I finished that exercise and soon I was released, where in the hallway I buried my face in Ethel’s neck to bust out laughing. Later that day I was finishing up at the Rehab Institute where I get all my medical treatment and had just been handed a copy of my appointments for the following week. I knew I was going to be scheduled for speech therapy again but I started laughing when I saw I was not going to be seeing that therapist again. Maybe she didn’t find my girl’s uniqueness as adorable as I most certainly do.Snapchat--7909754257345803981

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Scuba Diving with God

Agios Nikolaos, Crete
Agios Nikolaos, Crete

As a paraplegic, the Christian poem “Footprints” no longer has the real connection with me that it once did. I remember how sand felt on the bottom of my feet and crunching my toes into the pebbly surf, but trying to materialize the sensation now has a painful twinge of reality that I won’t do that again that I don’t favor recollecting. My days of making footprints in the sand are no longer and I have peace with that. But I don’t want to try to pretend that I’m making metaphorical footprints anymore. Why can’t I make metaphorical rolling wheel prints with God instead?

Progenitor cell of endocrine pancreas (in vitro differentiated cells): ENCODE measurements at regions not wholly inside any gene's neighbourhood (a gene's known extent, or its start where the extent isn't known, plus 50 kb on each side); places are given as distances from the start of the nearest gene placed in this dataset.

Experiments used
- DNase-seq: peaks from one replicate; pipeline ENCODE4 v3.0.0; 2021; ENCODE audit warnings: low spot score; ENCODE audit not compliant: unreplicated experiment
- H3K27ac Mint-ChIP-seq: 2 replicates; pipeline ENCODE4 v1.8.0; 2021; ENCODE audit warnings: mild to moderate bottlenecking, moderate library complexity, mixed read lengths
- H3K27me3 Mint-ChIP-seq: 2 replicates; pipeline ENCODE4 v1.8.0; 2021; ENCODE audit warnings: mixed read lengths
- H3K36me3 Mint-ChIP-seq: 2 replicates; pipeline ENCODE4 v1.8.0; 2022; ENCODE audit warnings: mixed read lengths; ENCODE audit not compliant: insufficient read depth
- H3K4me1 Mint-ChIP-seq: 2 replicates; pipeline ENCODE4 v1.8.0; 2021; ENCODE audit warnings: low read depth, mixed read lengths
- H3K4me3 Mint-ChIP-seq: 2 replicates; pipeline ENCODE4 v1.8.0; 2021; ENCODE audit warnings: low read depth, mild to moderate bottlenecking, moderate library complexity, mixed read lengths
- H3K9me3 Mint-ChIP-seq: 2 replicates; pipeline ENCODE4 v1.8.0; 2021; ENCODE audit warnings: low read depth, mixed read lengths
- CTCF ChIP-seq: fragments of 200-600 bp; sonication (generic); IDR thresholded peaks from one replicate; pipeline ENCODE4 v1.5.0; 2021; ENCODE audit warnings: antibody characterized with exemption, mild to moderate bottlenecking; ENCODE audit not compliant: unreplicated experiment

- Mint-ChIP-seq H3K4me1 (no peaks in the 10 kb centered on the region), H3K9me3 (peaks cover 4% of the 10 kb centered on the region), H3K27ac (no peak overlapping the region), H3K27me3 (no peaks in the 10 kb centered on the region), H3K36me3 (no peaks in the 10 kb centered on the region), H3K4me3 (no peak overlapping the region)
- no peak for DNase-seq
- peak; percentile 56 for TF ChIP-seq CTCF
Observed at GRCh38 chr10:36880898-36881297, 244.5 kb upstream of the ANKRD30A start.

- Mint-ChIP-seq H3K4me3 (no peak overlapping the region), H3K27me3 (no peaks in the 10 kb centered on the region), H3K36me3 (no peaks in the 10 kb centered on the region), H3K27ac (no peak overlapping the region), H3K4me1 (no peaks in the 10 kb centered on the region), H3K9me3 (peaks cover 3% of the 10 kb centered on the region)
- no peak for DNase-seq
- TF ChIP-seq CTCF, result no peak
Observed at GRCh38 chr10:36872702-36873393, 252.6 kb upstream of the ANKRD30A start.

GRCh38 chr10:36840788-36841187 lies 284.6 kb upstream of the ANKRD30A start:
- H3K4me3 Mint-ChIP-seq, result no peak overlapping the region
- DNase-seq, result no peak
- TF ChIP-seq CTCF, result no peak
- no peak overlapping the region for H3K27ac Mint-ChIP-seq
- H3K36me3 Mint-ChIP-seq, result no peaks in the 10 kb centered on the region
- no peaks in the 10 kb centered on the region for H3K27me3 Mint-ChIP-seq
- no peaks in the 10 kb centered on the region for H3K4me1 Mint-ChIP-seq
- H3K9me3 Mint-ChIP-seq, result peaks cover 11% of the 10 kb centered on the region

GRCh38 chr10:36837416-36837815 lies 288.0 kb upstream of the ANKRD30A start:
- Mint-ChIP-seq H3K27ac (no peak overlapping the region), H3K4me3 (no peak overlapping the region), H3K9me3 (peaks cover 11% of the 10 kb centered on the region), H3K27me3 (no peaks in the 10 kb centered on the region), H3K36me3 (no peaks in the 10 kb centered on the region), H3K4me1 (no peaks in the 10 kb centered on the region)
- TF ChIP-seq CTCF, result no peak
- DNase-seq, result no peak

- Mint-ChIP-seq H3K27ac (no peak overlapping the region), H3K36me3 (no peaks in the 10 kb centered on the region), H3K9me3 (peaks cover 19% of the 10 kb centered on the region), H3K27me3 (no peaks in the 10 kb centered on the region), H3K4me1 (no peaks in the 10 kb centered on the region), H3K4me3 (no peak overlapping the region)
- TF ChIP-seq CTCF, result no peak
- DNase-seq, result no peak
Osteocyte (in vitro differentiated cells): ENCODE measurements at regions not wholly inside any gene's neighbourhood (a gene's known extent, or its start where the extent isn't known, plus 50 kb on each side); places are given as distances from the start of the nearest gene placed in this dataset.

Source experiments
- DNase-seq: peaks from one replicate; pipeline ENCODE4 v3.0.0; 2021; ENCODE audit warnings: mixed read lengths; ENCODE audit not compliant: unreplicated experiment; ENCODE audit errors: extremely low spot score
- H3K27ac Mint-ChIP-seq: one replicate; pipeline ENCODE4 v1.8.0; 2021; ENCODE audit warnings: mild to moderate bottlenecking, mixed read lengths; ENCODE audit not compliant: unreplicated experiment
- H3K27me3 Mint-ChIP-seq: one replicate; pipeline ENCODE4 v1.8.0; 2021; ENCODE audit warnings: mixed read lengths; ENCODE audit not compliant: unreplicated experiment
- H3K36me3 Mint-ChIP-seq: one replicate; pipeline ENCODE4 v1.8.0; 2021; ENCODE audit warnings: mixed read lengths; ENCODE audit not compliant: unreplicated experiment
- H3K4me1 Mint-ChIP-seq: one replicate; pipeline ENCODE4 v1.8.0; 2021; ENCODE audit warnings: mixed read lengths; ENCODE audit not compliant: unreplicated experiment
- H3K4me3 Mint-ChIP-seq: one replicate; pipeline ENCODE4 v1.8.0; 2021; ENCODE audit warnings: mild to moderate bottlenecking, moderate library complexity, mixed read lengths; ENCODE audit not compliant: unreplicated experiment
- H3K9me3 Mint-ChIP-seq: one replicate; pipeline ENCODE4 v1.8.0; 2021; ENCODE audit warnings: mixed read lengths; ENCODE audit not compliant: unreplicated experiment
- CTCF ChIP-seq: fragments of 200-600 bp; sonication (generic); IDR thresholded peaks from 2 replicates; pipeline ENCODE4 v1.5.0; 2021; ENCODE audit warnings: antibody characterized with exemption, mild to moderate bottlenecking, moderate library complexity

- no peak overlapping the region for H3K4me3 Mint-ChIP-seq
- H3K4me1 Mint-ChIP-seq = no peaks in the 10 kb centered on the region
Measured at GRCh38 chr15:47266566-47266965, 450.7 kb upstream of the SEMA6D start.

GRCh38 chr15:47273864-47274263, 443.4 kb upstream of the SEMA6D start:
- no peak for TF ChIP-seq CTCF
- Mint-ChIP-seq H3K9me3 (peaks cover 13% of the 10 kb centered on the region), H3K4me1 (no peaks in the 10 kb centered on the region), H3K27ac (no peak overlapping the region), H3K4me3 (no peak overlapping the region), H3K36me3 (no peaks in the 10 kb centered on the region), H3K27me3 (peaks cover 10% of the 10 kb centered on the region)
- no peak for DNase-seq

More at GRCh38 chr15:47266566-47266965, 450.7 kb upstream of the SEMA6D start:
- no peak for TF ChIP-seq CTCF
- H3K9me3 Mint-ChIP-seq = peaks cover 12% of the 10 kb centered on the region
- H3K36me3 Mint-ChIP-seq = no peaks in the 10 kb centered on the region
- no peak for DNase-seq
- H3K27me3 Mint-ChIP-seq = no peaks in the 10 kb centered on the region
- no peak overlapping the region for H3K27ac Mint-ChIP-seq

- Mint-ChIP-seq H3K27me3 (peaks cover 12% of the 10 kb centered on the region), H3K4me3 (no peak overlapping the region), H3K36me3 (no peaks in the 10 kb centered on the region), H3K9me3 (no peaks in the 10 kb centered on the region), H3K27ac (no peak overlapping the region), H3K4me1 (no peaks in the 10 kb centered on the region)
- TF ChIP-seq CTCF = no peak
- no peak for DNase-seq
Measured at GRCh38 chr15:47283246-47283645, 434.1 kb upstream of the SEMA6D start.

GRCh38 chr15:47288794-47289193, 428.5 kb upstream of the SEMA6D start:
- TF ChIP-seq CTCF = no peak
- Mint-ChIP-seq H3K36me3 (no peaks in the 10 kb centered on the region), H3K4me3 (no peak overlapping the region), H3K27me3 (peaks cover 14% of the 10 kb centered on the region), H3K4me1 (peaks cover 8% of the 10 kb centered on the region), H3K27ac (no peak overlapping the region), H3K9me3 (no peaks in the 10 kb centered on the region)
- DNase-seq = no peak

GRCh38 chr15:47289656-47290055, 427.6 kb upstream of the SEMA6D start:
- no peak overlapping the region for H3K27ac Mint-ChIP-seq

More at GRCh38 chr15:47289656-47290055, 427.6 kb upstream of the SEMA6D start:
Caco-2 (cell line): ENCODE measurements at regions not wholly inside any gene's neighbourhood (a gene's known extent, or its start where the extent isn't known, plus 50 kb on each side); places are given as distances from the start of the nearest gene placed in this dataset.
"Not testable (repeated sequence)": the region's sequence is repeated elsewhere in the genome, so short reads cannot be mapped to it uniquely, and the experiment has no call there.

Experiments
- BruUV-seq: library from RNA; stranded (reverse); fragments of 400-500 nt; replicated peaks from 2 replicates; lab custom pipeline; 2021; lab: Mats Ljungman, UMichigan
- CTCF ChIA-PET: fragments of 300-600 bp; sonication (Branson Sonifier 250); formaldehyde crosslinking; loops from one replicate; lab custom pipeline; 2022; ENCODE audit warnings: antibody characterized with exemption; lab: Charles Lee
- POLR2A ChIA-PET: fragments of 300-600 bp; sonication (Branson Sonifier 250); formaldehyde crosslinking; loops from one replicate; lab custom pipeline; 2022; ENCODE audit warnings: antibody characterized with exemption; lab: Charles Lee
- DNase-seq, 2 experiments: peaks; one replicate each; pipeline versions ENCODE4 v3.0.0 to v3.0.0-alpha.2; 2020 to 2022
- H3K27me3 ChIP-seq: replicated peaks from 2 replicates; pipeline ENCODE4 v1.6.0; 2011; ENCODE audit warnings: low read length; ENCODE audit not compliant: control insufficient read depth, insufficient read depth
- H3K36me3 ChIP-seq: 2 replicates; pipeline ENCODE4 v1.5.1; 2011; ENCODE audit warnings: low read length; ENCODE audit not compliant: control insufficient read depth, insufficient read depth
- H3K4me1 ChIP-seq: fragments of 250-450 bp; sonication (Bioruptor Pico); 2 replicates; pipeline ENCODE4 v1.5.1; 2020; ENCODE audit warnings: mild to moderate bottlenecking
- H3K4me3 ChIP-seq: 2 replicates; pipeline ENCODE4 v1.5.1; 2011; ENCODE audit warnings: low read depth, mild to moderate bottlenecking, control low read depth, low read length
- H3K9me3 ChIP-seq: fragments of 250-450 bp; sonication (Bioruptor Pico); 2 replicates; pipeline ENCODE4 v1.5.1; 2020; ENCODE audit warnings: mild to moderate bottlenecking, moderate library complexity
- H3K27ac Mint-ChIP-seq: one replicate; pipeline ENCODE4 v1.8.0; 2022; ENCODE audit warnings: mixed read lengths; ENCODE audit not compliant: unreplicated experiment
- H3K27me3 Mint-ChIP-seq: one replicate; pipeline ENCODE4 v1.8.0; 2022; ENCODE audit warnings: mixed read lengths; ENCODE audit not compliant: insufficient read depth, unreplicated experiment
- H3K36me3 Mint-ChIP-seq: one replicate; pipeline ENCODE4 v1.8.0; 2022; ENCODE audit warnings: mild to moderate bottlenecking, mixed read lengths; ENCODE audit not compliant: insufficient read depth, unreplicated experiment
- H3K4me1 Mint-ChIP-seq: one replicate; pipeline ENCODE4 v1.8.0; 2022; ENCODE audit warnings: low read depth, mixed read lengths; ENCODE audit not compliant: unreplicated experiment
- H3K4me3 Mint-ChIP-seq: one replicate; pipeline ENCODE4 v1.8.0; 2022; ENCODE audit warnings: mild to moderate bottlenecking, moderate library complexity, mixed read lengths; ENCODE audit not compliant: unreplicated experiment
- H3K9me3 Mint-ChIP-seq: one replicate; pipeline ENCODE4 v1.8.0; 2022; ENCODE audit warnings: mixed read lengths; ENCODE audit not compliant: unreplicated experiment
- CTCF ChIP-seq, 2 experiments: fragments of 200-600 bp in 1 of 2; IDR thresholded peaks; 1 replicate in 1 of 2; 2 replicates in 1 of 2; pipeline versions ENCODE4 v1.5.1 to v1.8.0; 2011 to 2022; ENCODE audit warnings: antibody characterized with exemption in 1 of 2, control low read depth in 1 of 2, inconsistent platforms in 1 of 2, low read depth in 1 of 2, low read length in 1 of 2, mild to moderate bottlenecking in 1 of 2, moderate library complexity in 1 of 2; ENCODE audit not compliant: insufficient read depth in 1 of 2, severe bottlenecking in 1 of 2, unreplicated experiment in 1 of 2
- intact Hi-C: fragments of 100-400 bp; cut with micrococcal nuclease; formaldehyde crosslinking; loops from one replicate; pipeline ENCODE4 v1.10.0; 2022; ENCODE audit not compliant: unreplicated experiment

The end of the poem (!Spoiler Alert!) is the beautiful realization that the footprints in the sand are instead God’s footprints and not your own, for He is carrying you in your struggles. This does still strike a chord with me, but not the same chord that it did before. For me to feel the sea, I usually require being carried. Some wonderful beaches, like in Barcelona, have wooden boardwalks on the beach that lead straight into the water or you can rent an amphibian chair that rolls over sand and floats in water. But otherwise, I’m being carried. To visualize being carried by God through my struggles now only resonates my own insecurities about my weaknesses, not giving me the feeling of security and relief that visualizing God carrying me once did. I feel weak when I read the poem, not from thankfulness of God’s love, but from reminders that it isn’t going to possible for me to be anything but carried.

 

I was praying in Starbucks, waiting for my phone to charge off the mooched wall outlet, when I remembered when I had felt the same resonating thankfulness for God’s glory as I once had when reading “Footprints”. I had traveled alone to Crete from Germany to meet my brother for a week of sibling connection. Crete was one of the hardest, most inaccessible places I had been in Europe and it was a rough week. The Greek people were apologetic for the lack of any accessibility on their island, but it was no fault of theirs. I left behind my expectation for a wheelchair-friendly world behind in the first summer of my accident and I have learned (painfully) to enjoy the world despite its’ inaccessibility.